What to know now that Biden’s student debt relief is temporarily on hold: NPR

On Friday, President Biden speaks about student debt relief at Delaware State University in Dover.

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Anna Moneymaker/Getty Images

On Friday, President Biden speaks about student debt relief at Delaware State University in Dover.

Anna Moneymaker/Getty Images

A federal appeals court has temporarily blocked President Biden’s student loan forgiveness plan, preventing any debt from being written off. But the administration encourages people to keep submitting their applications.

The Friday evening decision comes less than a week since the application portal went live. Already, nearly 22 million people – more than half of eligible borrowers – have signed up. The administration could have started processing applications and changing loan balances from Sunday.

“The order does not reverse the dismissal of the case by the trial court, nor does it suggest that the case has merit,” White House press secretary Karine Jean-Pierre said in a statement. a press release on Friday evening. “It simply prevents the debt from being discharged until the court makes a decision.”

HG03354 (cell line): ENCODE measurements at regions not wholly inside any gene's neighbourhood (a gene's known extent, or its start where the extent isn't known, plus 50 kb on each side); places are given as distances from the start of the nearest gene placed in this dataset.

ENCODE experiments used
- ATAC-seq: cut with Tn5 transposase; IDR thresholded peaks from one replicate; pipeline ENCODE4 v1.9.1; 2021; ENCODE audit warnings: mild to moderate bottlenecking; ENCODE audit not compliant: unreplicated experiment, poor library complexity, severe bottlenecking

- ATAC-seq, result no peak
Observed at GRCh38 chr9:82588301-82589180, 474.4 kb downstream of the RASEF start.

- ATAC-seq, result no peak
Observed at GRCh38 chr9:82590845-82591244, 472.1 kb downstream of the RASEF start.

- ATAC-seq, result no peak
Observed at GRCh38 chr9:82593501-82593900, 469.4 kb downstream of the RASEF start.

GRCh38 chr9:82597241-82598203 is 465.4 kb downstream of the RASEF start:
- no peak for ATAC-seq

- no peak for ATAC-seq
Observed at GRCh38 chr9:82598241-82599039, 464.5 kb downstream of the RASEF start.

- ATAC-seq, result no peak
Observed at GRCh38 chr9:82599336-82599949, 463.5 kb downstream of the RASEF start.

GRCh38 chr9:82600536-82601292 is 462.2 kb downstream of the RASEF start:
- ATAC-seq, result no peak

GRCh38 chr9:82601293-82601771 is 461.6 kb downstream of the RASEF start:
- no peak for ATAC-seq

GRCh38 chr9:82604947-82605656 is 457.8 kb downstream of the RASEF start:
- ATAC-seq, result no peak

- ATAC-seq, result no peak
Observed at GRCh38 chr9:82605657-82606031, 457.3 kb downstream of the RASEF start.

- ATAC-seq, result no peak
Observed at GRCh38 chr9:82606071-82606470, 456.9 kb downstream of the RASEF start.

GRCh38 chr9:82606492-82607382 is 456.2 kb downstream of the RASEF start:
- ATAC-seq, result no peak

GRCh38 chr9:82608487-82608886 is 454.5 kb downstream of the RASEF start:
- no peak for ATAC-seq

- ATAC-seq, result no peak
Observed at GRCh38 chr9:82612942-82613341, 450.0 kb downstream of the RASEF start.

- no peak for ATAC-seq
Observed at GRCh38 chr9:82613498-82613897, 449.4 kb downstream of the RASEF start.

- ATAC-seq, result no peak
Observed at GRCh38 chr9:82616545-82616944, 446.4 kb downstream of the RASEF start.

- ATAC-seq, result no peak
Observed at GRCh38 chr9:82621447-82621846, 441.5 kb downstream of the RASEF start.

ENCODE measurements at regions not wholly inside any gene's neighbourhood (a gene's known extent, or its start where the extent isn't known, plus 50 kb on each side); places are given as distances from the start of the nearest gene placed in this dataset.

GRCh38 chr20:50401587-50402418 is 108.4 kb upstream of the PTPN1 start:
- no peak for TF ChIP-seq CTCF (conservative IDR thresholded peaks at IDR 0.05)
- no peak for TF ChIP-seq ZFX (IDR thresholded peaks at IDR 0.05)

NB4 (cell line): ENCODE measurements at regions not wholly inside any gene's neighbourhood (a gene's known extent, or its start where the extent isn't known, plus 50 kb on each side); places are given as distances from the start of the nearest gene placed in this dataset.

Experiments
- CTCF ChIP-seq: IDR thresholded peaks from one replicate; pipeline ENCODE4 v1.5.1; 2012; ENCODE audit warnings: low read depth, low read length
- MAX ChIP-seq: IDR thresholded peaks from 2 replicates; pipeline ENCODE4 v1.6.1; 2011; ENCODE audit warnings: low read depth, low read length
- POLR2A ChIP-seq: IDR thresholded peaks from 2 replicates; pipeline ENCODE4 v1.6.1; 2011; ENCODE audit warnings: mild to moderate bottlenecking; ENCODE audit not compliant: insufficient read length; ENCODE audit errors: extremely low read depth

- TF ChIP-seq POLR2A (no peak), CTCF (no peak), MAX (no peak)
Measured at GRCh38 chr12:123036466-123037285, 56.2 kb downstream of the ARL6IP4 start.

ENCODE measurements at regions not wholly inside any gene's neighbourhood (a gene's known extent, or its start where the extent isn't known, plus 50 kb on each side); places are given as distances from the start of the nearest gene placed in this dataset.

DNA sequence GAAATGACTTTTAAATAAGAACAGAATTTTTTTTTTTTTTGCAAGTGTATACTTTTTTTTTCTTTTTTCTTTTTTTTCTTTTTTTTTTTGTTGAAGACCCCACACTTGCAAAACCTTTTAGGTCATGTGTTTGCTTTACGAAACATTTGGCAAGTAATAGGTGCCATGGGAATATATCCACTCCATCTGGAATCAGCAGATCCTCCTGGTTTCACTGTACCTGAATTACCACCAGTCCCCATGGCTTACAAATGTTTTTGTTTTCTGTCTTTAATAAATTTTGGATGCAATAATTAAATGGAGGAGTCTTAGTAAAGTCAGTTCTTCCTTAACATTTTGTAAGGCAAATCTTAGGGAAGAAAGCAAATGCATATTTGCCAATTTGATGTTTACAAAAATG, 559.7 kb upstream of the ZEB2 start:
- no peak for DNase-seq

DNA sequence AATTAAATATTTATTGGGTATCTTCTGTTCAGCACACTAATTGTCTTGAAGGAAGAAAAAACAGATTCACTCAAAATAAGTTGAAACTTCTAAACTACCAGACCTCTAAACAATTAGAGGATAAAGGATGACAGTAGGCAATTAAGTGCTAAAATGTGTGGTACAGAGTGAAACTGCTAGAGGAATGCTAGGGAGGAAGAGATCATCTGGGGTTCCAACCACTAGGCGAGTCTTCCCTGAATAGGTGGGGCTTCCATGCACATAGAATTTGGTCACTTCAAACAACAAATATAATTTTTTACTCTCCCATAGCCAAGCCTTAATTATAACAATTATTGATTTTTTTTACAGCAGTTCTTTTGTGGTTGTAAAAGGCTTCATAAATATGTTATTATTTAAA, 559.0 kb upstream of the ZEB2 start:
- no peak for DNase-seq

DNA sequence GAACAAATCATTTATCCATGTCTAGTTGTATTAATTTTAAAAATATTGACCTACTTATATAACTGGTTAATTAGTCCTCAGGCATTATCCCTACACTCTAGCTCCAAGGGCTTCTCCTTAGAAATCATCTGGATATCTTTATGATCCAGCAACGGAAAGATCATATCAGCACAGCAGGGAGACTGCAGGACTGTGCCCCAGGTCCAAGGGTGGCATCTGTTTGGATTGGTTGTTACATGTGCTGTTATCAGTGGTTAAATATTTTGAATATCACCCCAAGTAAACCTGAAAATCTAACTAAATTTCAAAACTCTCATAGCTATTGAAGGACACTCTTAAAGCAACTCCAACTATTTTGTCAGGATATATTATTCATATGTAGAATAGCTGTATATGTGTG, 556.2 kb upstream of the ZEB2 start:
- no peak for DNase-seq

The block was issued by the United States Court of Appeals for the Eighth Circuit, which is considering a petition from six Republican-led states to stop the program. This is one of many lawsuits seeking to challenge the program.

Earlier this week, Supreme Court Justice Amy Coney Barrett dismissed similar efforts by a Wisconsin taxpayer group.

What happened in the court case?

Six states – Arkansas, Missouri, Nebraska, Iowa, Kansas and South Carolina – have filed a lawsuit arguing the federal relief package would hurt state-based loan companies who manage certain federal loans themselves.

Earlier this week, a federal judge dismissed the case, saying she lacked standing. The group then appealed and asked a federal appeals court to temporarily suspend the program while the appeals court considers the case.

For those who haven’t applied yet, what should they do now?

Application on studentaid.gov remains open. Jean-Pierre said the temporary order does not prevent borrowers from seeking relief and she encouraged eligible borrowers to do so if they have not already done so.

What will happen to people who have already applied for debt cancellation?

According to Jean-Pierre, the court’s decision does not prevent the federal government from reviewing applications or preparing documents for loan servicers.

“We are moving full speed ahead to be ready to relieve borrowers,” Education Secretary Miguel Cardona said. said.

“Today’s temporary decision does not stop the Biden administration’s efforts to provide borrowers with the opportunity to apply for debt relief, nor does it prevent us from reviewing the millions of applications we have. received,” he said.

How long will the legal blockage last?

One of two things can happen in the coming days: either the court can issue an injunction and the break will last longer, or it can dismiss the case and the program can continue.

The federal appeals court is expected to announce a decision early next week.

NPR’s Sequoia Carrillo contributed reporting.

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